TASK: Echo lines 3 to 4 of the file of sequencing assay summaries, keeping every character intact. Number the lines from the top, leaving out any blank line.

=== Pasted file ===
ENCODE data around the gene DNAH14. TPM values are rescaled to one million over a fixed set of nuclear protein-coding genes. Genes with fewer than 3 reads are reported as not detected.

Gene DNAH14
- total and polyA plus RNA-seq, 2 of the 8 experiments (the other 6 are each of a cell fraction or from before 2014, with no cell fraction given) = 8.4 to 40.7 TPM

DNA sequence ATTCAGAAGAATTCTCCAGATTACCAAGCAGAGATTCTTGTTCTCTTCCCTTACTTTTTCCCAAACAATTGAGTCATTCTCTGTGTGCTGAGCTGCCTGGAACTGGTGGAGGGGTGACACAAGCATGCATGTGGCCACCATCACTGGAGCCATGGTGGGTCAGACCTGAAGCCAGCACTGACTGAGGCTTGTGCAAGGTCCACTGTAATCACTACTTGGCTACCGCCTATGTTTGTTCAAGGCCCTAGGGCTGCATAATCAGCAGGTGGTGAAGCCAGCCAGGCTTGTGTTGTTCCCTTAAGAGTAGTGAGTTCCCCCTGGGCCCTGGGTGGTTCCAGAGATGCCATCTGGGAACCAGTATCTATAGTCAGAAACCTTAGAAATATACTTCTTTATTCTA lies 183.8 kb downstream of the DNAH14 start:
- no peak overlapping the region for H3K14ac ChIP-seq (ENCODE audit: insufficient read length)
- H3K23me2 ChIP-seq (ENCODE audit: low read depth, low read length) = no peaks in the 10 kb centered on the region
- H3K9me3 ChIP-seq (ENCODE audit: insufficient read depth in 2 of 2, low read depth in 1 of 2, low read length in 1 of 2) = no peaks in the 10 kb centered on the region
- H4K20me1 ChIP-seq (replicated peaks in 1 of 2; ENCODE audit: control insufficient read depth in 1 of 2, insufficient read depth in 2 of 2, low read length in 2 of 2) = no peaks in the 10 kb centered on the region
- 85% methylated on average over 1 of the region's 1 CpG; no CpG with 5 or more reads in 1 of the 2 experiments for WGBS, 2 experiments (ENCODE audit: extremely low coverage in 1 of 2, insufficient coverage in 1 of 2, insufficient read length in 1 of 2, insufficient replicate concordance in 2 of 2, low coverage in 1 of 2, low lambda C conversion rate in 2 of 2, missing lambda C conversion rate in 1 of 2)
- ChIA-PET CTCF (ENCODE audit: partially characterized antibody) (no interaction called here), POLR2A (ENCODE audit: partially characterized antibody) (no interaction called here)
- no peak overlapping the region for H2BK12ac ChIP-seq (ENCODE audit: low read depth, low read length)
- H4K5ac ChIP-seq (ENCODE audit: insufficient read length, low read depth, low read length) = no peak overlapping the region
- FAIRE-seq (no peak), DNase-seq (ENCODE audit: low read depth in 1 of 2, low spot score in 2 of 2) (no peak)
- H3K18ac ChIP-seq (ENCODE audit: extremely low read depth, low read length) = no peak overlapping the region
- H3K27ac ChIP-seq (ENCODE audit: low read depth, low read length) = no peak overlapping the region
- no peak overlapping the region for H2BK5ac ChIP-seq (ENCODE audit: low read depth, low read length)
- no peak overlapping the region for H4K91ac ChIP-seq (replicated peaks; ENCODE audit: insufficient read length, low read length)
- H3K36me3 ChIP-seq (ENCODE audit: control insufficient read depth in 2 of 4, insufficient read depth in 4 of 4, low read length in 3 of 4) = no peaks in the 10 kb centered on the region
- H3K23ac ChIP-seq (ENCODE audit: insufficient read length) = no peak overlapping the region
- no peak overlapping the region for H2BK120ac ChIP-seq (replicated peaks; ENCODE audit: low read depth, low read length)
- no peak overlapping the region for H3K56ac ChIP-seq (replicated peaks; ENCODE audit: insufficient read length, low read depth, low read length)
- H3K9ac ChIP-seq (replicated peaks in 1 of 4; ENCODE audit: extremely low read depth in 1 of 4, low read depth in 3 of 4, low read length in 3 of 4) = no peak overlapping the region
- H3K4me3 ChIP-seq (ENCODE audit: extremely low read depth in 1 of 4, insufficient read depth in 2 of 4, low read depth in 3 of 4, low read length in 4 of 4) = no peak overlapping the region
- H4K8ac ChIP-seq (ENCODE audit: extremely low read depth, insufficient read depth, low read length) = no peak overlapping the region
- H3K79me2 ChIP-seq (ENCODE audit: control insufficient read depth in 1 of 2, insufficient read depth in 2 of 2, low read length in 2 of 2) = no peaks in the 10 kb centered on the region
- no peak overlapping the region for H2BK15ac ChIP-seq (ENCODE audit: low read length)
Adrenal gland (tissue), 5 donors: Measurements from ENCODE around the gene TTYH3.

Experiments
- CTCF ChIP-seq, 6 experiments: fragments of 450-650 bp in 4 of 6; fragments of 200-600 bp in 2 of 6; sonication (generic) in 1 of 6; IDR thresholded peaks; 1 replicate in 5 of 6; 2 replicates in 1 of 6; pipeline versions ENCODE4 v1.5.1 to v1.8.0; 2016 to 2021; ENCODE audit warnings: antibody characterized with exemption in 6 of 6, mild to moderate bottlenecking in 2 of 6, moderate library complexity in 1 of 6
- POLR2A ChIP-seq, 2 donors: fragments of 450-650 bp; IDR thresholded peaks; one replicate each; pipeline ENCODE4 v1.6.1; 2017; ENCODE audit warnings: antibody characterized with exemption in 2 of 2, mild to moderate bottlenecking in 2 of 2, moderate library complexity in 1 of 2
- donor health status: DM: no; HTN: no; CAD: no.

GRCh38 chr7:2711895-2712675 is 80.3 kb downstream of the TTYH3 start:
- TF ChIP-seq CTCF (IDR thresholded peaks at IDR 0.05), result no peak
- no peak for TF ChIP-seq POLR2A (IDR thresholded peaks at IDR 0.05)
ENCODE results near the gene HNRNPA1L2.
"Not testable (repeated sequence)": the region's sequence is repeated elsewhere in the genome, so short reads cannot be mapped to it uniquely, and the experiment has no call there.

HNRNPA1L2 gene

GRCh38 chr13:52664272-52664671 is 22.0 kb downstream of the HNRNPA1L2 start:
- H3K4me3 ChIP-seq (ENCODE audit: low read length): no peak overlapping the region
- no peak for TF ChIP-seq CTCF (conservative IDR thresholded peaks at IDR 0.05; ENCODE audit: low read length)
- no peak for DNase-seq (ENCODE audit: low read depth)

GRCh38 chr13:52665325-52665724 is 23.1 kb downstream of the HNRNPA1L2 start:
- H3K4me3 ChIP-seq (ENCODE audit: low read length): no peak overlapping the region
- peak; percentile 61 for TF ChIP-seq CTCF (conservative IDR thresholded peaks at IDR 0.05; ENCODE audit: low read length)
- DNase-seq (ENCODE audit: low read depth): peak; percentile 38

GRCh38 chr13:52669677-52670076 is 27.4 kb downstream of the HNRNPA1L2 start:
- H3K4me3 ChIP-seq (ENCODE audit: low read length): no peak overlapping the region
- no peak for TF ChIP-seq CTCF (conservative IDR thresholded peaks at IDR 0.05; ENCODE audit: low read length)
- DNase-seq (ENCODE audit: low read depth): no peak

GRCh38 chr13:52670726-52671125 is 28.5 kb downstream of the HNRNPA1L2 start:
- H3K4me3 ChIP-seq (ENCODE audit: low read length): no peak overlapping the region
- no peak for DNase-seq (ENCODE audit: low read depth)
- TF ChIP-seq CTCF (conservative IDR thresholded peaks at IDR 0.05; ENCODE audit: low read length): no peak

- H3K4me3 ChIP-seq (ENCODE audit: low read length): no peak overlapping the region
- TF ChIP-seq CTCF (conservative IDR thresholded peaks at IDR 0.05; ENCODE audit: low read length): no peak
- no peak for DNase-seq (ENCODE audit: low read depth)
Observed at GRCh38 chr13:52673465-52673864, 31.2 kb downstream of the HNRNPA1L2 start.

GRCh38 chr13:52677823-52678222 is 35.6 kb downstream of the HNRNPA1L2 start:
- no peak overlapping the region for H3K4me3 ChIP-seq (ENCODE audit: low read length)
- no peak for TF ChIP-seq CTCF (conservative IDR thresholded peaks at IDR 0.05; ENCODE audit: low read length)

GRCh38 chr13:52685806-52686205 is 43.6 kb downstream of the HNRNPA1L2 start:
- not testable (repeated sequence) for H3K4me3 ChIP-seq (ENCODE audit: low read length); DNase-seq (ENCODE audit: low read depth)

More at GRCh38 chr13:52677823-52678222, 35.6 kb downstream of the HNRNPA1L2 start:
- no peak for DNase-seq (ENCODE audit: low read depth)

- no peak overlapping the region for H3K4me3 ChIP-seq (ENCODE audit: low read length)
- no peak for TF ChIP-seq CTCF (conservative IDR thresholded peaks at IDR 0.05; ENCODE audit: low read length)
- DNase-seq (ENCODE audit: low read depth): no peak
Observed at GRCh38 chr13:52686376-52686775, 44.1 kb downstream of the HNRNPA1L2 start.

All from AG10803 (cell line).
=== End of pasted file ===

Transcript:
- total and polyA plus RNA-seq, 2 of the 8 experiments (the other 6 are each of a cell fraction or from before 2014, with no cell fraction given) = 8.4 to 40.7 TPM

DNA sequence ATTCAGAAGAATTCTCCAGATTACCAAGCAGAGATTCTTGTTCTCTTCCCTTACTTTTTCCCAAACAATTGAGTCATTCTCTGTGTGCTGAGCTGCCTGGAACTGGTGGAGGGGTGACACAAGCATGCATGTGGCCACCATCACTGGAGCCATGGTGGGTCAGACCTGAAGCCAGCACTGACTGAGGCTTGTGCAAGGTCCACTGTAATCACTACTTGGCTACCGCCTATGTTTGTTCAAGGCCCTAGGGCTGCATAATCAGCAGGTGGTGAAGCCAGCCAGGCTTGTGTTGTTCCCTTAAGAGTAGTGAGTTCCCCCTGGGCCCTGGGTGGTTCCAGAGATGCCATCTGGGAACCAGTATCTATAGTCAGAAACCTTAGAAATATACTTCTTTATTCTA lies 183.8 kb downstream of the DNAH14 start: